9 October, 2014 Rothera
The End is Nigh!
In 12 days the first planes will arrive, invading us with who knows what? Well we have a pretty good idea. We are looking forward to welcoming some much loved friendly faces whom we know are coming back with fresh conversation, freshies (a.k.a. fruit and vegetables that have not had their juices dried out of them, undergone the process of frostbite or seen the inside of a tin can) and good old snail mail with postcards and presents from home. But we are not relishing the longer working hours, germs from the outside world to which we have been isolated or queuing for our dinner! It may seem petty but we have become used to strolling straight up to Chris’ (the Chef’s) counter of edible goodness twice a day at our leisure without standing in a line watching others feed themselves whilst our tummies rumble.
So what do 19 folk at Rothera get up to in the last 12 days of winter? As much as possible is the answer! Sabrina organized a film festival whereby everyone shared their wonderful attempts at being the next Steven Spielberg from a time-lapse of the stars to a movie about studying life under the sea and a winter photo competition, the prize of which is having your photo displayed on the wall in the lounge for years to come.
We then had a pirate fancy dress night, an Indian take-away themed dinner, a wonderful last Saturday night posh meal to celebrate and commemorate the end of winter and a big musical night with live music from the winter band and dance sets from budding DJs. And finally, there was Malcy’s birthday bash, for which we baked a gigantic cake and had t-shirt graffiti – this involved everyone wearing a plain white t-shirt which Sabrina had bought, some fabric felt tip pens and writing or drawing on each other funny things related to momentous moments during the winter. In amongst all of this we continued to do our daily work and primed this Antarctic base for the start of summer. This is no small feat; the runway needed to be cleared of snow for the planes to land, the Hangar doors and containers needed to be cleared of snow and ice so they could be opened and the vacant bedrooms and offices needed to have the windows dug out (for fire escapes) for the new personnel. This would not have been too bad if only the weather did not keep dispensing with all our hard work. Wind and snow made an inconvenient task one of mental and physical endurance as we woke up to see the areas that we had cleared filled in over night and we had to repeat the process all over again. Lastly everywhere needed a good Spring (quite literally) clean…. including the deepest darkest depths of the deep fat fryers — not all Antarctic activities are ones you want to remember!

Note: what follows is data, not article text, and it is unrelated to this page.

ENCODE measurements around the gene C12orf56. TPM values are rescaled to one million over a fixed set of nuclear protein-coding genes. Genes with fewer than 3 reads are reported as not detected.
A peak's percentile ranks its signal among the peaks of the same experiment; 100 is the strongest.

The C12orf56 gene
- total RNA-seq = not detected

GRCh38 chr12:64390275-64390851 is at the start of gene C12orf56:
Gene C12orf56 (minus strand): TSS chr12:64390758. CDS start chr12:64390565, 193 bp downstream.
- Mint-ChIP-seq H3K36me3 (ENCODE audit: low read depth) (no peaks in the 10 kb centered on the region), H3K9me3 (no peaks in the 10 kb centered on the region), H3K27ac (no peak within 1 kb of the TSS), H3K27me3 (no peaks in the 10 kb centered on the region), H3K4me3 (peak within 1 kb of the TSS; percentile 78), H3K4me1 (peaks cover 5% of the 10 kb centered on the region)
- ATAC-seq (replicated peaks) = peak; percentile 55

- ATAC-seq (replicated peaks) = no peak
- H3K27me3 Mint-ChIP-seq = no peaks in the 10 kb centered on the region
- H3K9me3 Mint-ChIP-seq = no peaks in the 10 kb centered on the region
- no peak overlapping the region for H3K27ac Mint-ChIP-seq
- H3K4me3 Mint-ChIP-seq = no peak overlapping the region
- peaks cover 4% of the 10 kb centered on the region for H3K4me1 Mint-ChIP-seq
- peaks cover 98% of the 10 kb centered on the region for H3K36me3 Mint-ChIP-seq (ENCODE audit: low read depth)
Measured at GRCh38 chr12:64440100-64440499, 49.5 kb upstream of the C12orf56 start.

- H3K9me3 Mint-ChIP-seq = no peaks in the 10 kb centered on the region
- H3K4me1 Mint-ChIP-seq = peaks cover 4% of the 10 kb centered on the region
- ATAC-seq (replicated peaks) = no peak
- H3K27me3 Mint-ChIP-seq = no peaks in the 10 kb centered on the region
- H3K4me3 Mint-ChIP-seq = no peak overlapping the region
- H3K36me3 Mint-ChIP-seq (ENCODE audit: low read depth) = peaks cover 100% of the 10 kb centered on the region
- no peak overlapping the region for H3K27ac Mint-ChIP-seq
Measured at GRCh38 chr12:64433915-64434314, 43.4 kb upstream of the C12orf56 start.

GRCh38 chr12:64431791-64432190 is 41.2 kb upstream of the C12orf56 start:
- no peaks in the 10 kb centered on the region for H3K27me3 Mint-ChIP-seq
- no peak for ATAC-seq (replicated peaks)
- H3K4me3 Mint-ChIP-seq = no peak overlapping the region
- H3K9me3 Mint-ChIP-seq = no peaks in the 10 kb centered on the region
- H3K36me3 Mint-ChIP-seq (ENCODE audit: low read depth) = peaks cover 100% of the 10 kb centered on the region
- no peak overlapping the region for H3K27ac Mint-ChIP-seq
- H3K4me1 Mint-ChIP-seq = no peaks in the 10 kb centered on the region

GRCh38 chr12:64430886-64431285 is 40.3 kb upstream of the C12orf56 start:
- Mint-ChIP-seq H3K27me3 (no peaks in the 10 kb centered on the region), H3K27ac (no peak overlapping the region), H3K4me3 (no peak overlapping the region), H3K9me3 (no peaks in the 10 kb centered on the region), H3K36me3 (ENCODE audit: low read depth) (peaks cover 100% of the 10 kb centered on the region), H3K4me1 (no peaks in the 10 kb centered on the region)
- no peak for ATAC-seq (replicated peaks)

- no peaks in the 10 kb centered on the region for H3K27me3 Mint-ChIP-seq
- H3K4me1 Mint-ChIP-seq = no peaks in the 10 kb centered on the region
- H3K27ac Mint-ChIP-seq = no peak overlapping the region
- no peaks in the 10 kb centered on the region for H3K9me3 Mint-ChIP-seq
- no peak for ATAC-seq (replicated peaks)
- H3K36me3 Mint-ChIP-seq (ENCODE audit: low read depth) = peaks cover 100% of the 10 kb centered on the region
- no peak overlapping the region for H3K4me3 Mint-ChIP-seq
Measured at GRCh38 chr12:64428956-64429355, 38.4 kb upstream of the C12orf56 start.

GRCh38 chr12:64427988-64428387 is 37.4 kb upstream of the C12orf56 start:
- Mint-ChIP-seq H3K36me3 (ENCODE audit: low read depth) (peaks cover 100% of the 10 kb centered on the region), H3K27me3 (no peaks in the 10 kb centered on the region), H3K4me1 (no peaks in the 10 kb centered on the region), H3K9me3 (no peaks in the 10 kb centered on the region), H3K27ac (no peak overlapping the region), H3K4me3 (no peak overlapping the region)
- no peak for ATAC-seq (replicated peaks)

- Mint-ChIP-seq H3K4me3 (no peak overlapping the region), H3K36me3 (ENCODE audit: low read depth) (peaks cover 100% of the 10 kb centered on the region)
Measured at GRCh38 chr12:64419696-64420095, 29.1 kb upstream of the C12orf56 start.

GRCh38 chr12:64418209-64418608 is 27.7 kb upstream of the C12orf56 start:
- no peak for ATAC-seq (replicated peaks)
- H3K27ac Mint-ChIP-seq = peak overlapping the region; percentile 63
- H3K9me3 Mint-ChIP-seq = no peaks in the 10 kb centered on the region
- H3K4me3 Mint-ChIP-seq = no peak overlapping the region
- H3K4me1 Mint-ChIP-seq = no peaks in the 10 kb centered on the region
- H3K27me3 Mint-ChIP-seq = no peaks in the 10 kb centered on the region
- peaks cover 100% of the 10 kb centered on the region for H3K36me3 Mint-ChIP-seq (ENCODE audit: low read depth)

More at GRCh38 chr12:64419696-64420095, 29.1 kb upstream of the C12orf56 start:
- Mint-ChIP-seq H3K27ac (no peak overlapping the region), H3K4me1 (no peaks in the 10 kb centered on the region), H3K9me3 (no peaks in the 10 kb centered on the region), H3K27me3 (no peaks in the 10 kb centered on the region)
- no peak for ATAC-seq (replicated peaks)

So on Sunday 12th October the population of Rothera doubled as we welcomed the Dash (BAS plane) and 2 Baslers (U.S. Antarctic Programme).
It is predictable whom will be on the first BAS flight of the season as the base needs key personnel to effectively get the summer season, including the airport, fully up and running. Many of these personnel were familiar faces having only left us 7 months ago so it was a lovely evening catching up with them and sharing stories. But come Monday morning it was back to work and as no new members of the marine team had arrived yet at the Bonner laboratory it felt very much like nothing had changed. So off we went about our days work, it was a dive through the sea ice for me to collect another sample. My research project is investigating the marine species assemblages in the soft sediment around Rothera; how they are spatially distributed, are there any seasonal variations and how much do they contribute to the benthic ecosystem. Following a sample collection I extract, identify, weigh and calculate the carbon content of all the animals which can take several days depending on the biodiversity and abundance of animals within the sample. My record so far is 4022 individuals of 43 different species within 0.25m2!
As the end of the month approached we started to appreciate some other benefits of the start of the summer season. It is now bright daylight when we walk to New Bransfield House in a morning for breakfast and still light for a few hours after work enabling activities in the evenings again such as skiing, snowboarding, climbing or simply walking around the point wildlife watching. To the North the sea ice continues to fence us in providing a pupping ground for the adorable Weddel seals, whilst at the South the sea ice has cleared allowing us to get to one of our favourite dive sites; ‘Shacks Crack’, a wall teaming with life as it is sheltered from ice berg scouring. And there is now a considerable reduction in shovel calluses as diesel powered snow clearing and melting around the base increases. It is sad to see the ugly stone shards of the land where the crisp white snow used to be but a blessing to no longer have to dig out the drifted in snow from the front door of the laboratory everyday before work. So we end this month with about 60 people on base, there is a noticeable difference especially when on ‘gash’ — (cleaning and washing up duties) but the queues for dinner are not too bad… yet!